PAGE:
Somerset-born Alice Clark came from a family of pacifist shoe-makers who were involved in the suffrage movement. American Alice Paul became a “convert” to the suffragette cause after hearing a talk by Christabel Pankhurst.
Alice Clark - a suffragist from LSE
In 1913, Alice was interviewed by Sir John Cockburn, Mrs Knowles, Mr Pearse and William Reeves, the Director of LSE, for the Shaw Scholarship. Charlotte Townsend Shaw, wife of George Bernard Shaw, established this scholarship of 100 guineas for two years to be awarded to women only. Under the supervision of Lilian Knowles, Alice studied the working life of women in the seventeenth century. Earlier in 1913, Alice served on the Executive Committee of the National Union of Women’s Suffrage Societies (NUWSS). At their suffrage pilgrimage, lasting six weeks which ended with a huge rally in Hyde Park on 26 July, Alice carried the Street Women’s Suffrage banner, made by her sister, Esther. This followed years of suffrage campaigning by the Clark family.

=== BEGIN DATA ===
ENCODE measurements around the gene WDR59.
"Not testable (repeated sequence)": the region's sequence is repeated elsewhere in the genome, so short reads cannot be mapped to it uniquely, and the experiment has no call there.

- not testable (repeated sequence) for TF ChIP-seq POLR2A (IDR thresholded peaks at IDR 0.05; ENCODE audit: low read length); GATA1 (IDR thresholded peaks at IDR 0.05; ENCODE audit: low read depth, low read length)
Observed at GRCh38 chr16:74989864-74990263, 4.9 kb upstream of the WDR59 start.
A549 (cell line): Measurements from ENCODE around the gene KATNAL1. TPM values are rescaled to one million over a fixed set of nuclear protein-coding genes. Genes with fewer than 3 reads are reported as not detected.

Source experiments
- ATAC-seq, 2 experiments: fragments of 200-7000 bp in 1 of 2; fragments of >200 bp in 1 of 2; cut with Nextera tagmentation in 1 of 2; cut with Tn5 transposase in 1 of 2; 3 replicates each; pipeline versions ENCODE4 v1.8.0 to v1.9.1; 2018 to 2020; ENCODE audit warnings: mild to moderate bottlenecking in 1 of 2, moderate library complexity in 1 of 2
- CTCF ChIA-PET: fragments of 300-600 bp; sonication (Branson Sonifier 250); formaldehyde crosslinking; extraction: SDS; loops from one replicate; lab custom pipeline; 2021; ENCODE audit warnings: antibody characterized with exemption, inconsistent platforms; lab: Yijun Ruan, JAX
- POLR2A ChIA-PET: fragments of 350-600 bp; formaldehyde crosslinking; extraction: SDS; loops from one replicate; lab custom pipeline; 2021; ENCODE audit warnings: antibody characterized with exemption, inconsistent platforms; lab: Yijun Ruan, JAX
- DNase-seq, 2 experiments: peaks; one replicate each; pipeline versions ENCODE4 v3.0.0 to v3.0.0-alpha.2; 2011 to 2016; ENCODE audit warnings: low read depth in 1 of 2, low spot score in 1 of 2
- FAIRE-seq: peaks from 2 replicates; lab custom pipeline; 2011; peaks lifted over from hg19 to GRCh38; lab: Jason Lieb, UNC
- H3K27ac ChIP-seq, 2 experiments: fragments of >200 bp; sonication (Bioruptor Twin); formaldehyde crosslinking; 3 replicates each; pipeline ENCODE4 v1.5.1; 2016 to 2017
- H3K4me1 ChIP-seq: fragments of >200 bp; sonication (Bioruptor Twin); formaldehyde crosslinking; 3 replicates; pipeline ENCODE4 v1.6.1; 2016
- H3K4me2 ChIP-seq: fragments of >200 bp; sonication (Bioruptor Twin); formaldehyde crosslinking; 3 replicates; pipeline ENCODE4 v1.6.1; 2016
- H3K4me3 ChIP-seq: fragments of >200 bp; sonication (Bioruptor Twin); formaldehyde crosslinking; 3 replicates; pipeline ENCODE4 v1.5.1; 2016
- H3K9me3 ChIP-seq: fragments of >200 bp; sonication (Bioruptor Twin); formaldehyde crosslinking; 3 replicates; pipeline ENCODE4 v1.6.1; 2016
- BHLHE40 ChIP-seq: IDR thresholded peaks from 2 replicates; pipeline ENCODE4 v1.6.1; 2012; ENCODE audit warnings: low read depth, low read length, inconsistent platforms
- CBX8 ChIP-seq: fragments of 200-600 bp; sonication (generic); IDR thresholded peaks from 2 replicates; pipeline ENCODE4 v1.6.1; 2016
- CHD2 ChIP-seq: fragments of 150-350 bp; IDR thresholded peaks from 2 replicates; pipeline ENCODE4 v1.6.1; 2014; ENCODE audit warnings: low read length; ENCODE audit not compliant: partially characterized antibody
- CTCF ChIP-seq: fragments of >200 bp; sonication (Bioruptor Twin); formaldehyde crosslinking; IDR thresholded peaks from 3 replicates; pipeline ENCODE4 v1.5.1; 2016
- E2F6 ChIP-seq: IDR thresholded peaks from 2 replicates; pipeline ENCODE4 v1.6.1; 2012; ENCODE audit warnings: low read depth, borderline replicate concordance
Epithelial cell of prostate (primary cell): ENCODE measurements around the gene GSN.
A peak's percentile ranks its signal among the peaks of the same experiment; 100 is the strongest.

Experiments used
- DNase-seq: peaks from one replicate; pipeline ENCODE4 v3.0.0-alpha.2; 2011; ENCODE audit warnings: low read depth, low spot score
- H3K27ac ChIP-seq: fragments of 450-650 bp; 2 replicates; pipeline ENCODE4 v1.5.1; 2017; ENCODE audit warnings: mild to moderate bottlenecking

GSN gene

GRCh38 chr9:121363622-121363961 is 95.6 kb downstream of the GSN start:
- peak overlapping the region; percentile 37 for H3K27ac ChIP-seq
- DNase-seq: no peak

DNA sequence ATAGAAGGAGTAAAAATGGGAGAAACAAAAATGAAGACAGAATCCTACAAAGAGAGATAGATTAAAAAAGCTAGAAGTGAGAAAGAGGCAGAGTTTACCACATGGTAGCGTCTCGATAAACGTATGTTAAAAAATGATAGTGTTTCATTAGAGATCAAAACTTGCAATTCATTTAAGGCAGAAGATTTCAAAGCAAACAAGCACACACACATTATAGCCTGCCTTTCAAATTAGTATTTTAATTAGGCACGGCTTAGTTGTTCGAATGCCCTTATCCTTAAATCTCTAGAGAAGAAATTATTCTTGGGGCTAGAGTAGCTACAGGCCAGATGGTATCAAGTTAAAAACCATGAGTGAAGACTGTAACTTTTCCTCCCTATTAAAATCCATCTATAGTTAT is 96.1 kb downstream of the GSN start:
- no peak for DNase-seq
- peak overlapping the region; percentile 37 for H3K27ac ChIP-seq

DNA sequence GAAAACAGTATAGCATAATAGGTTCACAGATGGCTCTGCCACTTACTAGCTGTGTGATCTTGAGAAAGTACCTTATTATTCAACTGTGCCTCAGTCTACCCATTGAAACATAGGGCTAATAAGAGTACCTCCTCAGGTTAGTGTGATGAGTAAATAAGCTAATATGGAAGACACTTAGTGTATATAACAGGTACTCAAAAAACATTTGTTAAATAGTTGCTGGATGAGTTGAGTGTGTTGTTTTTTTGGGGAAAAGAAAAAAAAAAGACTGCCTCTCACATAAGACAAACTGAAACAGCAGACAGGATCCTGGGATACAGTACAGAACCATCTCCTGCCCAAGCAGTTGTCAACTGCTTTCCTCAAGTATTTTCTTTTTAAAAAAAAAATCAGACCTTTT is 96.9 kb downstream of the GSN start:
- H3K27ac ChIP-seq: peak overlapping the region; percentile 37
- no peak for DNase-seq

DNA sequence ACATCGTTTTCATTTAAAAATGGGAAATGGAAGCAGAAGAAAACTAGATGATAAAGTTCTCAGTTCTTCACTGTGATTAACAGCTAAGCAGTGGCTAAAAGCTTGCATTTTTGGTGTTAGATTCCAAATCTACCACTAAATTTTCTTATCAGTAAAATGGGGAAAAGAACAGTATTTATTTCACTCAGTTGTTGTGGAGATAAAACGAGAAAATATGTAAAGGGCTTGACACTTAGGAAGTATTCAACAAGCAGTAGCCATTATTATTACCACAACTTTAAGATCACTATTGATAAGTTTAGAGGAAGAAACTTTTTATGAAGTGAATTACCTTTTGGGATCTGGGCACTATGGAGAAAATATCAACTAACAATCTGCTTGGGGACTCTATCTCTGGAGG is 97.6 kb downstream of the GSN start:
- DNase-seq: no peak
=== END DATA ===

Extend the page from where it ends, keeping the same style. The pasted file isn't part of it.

Alice Paul - a suffragette from LSE
While studying economics at Birmingham University, Alice heard a talk delivered by Christabel Pankhurst, and became a “convert” to the suffrage cause. Alice then moved to London to start a two-year sociology and economics course at LSE. She met Rachel Barrett, a peer at LSE, and enthusiastically took up the work of the Women’s Social and Political Union (WSPU), first by selling its newspaper, Votes for Women. Neither Alice nor Rachel finished their courses. In 1909, Alice took part in a deputation, led by Emmeline Pankhurst, to the House of Commons, and a number of other suffragette activities. When Alice returned to America, she took up the campaign for women's rights there. She went on to write the original Equal Rights Amendment, which was first introduced in the US Congress in 1923, and was reintroduced in every Congress until it was finally approved for submission in 1972.
Alice Clark - a suffragist from LSE by Gillian Murphy on the LSE History Blog
Alice Paul - a suffragette from LSE by Gillian Murphy on the LSE History Blog